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October 29, 2004

Stars Sign Osei Morris - First Deaf Player

From: Hoops World - USA - Oct 29, 2004

Burrel Lee, GM of the ABA Los Angeles Stars professional basketball team today announced the signing of Osei Morris, a person who has been hearing impaired since birth. According to Lee, "Osei is a very special young man and we will give him every opportunity to earn a spot on our team. Although Osei can read lips and voice some, he prefers sign language. We've provided him with an interpreter at practices and at games, and in fact, team members have already expressed interest in learning sign language to be able to communicate with him on the court better. Player Rudy Williams said, "Yeah, I need to learn how to tell him to set the pick in sign language." Lee added, "It is great that the guys would like to learn to sign. I think it will help us not only to communicate with Osei, but we can use it to our advantage on the court, where we can sign to each other without the other team knowing what we are saying. Osei wants and will be treated like all the other players."

Osei and his twin brother Adei proudly say they are deaf and part of a subculture with its own distinct language, culture and history. The rest of their family is hearing. He and Adei have always had aspirations to become pro basketball players and taught themselves to play by observing the game. They've made every team since little leagues throughout their years at Fairfax High School and Trade Tech Jr. College and played briefly at Gallaudet College for the Deaf in Washington DC.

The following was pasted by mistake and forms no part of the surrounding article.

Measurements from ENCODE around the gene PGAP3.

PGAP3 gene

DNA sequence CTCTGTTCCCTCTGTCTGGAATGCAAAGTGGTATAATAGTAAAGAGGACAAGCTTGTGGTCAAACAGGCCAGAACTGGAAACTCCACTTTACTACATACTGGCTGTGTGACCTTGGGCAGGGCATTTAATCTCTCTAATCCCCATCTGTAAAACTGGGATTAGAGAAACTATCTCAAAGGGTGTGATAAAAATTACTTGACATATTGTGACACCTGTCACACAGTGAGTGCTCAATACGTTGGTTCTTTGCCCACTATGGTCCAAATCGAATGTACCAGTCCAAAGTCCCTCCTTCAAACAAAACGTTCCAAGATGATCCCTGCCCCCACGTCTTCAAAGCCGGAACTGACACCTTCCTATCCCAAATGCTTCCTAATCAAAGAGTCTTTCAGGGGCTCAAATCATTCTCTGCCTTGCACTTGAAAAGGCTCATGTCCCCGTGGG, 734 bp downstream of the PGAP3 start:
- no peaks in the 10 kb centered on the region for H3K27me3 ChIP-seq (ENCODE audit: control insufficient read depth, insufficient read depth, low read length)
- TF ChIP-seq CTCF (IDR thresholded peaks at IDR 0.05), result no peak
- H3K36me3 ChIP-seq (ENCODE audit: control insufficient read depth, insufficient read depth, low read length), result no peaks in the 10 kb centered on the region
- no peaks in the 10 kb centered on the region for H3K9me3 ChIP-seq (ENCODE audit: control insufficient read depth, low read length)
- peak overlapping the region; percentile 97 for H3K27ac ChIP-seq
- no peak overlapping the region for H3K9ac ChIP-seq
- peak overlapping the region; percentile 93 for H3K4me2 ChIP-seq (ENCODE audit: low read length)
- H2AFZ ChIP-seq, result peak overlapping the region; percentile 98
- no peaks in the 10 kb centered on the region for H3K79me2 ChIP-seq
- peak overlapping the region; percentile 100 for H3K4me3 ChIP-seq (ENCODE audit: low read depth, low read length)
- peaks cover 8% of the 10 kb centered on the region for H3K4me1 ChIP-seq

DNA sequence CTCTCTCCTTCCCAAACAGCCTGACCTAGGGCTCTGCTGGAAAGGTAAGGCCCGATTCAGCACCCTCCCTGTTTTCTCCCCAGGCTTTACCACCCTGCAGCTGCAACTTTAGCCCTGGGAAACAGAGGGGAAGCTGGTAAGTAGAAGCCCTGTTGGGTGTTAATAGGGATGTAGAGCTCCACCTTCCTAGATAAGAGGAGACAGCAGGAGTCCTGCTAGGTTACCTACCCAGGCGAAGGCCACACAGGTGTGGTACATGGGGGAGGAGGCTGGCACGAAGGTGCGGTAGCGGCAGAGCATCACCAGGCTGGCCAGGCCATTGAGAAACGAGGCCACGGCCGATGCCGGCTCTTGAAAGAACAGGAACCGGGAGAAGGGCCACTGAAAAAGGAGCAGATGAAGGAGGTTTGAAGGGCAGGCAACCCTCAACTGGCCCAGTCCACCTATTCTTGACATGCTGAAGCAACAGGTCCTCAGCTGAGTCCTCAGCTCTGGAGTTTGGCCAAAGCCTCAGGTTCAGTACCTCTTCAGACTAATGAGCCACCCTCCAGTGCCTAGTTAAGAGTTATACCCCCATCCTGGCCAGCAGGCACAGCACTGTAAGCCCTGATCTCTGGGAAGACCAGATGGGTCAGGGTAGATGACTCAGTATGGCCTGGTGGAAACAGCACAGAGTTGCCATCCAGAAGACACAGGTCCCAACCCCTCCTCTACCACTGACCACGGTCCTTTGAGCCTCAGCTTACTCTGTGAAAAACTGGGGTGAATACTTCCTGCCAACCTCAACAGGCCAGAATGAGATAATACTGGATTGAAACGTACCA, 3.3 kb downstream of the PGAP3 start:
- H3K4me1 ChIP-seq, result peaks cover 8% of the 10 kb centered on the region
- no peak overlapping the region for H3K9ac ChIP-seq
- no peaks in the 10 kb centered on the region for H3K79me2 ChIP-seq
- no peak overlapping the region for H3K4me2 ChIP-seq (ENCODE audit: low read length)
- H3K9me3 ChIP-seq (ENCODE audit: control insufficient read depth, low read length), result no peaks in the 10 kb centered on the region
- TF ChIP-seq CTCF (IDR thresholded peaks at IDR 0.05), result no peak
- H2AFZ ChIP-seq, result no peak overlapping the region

Ramal "Rock" Lloyd, one of the LA Stars, was shooting around with Osei and told Coach Lee, "This kid can flat out play. I think to play ball all you have to do is put it in the hole and play defense. He is just like me and the next player and he puts his pants on one leg at a time."

If Osei makes the team, he will become the first black deaf basketball player to play pro ball in the US. The deaf and hard of hearing community would be proud to celebrate Osei's accomplishments just as they have for Curtis Pride, a deaf professional baseball player currently on the Anaheim Angels. Another deaf basketball player, Jamal Bradley from U of South Carolina, is currently playing overseas in Lithuania.

Osei concluded, (in sign), "I can do anything but hear and I am truly grateful for this extraordinary opportunity given to me by the Stars. Coach Burrel has a heart for the differently-abled and he has told me I have to earn a spot. I want to be a role model for other deaf boys and girls who are told you can't do this or that because you are deaf. I want to show them you can."

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